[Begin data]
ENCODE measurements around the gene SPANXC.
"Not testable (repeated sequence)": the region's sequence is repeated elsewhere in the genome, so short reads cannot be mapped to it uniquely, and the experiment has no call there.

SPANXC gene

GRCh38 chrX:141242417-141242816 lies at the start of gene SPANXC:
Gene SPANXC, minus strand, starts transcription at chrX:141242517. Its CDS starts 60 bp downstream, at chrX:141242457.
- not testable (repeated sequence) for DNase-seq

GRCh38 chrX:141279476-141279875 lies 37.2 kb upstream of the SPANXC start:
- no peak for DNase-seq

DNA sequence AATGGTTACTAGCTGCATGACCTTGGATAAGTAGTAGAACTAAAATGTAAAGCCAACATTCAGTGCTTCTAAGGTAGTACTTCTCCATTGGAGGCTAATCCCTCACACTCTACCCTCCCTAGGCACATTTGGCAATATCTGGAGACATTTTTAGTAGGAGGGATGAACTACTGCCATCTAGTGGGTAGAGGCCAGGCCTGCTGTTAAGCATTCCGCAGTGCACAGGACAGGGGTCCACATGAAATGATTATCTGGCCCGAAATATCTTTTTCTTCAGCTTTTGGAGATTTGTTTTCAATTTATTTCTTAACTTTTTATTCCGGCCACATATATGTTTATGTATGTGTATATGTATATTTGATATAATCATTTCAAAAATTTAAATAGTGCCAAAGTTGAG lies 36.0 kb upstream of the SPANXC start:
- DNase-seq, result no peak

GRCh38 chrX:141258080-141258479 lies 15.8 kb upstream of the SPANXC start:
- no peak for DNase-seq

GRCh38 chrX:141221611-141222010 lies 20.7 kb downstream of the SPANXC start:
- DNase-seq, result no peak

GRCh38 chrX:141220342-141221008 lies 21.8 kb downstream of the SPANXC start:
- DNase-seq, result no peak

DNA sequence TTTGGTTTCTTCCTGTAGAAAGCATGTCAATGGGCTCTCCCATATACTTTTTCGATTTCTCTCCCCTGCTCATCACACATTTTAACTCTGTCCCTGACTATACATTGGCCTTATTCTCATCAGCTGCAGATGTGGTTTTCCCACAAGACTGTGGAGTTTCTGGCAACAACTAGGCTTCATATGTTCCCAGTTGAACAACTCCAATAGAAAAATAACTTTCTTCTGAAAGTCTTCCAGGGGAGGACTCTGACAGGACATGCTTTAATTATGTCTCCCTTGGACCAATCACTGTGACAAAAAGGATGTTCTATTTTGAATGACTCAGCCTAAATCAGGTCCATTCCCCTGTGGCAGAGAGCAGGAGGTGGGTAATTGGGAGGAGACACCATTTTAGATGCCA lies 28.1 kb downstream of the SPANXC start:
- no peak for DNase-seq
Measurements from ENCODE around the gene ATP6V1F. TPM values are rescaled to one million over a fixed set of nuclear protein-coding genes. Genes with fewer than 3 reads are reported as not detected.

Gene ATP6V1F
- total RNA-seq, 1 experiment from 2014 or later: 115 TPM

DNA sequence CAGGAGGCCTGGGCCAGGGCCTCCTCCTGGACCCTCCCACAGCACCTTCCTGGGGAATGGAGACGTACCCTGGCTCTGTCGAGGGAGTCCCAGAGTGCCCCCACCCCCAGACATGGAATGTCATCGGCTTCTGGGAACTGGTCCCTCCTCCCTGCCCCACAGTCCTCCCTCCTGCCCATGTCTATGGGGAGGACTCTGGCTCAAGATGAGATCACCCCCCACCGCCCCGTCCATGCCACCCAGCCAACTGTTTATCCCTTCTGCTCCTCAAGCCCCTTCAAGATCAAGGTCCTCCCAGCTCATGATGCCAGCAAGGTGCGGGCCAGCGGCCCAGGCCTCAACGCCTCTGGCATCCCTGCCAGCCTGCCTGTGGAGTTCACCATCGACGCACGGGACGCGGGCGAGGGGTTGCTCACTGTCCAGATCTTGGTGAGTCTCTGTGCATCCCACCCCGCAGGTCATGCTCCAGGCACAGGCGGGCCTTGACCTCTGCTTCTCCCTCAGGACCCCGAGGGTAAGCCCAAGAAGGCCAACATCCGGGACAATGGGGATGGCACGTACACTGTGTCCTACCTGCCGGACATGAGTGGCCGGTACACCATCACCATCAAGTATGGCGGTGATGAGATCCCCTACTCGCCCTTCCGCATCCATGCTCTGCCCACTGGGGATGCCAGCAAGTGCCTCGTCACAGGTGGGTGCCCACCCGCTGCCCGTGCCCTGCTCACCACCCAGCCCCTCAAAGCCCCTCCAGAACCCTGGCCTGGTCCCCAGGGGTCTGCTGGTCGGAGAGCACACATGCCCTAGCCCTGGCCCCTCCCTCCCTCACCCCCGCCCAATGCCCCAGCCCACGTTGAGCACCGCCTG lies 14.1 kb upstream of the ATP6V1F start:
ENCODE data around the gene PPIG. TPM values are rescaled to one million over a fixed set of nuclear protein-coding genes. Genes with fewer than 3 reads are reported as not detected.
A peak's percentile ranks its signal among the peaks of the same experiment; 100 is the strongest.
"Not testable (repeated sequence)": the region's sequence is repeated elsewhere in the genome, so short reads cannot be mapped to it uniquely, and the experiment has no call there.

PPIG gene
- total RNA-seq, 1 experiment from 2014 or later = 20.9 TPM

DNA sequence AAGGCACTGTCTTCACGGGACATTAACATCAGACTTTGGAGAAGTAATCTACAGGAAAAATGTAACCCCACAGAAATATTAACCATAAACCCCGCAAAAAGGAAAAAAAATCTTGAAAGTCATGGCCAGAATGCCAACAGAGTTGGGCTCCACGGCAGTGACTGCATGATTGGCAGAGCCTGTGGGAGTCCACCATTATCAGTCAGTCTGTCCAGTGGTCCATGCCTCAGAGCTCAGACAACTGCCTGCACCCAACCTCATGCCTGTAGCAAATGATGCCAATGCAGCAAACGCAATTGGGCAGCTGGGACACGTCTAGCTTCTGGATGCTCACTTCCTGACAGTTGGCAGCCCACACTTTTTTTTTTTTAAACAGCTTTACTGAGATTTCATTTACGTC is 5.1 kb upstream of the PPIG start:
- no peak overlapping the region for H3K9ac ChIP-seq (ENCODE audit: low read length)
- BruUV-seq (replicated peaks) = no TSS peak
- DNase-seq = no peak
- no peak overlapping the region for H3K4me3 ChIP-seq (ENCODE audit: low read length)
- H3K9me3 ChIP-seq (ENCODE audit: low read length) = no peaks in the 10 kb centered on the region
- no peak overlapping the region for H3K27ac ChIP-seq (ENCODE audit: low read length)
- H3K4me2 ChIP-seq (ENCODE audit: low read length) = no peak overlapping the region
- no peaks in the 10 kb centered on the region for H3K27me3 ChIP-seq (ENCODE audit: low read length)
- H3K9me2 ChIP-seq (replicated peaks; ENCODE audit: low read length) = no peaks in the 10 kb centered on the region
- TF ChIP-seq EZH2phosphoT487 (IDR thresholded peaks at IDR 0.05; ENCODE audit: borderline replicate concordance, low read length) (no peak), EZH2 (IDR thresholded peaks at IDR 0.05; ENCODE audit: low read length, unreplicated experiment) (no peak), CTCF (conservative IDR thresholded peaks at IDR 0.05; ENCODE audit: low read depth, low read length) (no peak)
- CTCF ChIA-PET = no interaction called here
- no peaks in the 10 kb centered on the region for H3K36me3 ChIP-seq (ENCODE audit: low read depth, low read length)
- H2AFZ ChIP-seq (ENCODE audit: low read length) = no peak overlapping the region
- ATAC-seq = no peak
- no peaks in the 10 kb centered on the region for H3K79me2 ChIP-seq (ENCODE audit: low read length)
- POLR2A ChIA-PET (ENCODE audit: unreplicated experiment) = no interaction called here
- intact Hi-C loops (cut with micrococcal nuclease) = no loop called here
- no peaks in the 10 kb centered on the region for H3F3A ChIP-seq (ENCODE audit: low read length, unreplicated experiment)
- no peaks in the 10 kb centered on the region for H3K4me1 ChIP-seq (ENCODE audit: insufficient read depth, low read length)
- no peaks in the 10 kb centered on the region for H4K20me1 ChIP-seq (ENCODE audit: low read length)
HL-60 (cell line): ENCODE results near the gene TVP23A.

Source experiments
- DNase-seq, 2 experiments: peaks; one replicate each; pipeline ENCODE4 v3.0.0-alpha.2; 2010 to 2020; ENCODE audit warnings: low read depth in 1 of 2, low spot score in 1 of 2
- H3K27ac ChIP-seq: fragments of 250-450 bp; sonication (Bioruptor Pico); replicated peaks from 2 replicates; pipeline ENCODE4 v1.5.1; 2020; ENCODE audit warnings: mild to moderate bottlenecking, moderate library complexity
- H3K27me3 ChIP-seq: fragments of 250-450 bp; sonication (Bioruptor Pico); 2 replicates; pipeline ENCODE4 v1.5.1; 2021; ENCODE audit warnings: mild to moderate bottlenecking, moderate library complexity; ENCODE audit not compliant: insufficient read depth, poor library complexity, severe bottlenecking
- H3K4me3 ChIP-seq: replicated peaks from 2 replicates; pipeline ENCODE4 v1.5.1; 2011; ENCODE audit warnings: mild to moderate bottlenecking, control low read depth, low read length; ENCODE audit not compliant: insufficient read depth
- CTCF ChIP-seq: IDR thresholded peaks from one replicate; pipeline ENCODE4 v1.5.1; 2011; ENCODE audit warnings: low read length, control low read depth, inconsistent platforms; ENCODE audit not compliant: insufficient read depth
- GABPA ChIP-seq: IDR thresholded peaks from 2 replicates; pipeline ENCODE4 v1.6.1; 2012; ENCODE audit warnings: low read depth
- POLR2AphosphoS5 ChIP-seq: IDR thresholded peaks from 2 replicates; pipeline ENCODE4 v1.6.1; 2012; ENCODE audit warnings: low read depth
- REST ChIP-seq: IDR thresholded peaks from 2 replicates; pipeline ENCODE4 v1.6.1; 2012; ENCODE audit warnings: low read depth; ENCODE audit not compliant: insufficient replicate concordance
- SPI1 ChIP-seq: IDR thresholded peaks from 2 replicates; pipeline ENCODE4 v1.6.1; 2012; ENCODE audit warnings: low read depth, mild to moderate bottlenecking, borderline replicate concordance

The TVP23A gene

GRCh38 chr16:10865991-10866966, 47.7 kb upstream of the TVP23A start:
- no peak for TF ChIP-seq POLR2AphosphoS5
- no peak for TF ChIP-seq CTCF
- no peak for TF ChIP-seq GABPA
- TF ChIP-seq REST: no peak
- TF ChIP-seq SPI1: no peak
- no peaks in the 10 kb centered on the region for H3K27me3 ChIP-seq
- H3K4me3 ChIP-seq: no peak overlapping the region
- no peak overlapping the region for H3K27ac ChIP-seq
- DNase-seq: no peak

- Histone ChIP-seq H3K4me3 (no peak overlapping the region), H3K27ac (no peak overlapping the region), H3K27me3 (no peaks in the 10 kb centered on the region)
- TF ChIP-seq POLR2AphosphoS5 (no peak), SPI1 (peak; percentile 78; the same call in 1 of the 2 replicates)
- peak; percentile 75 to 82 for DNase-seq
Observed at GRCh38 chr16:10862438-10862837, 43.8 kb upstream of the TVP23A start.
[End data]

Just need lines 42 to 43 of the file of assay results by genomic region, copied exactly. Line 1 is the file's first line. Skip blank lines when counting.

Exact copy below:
- ATAC-seq = no peak
- no peaks in the 10 kb centered on the region for H3K79me2 ChIP-seq (ENCODE audit: low read length)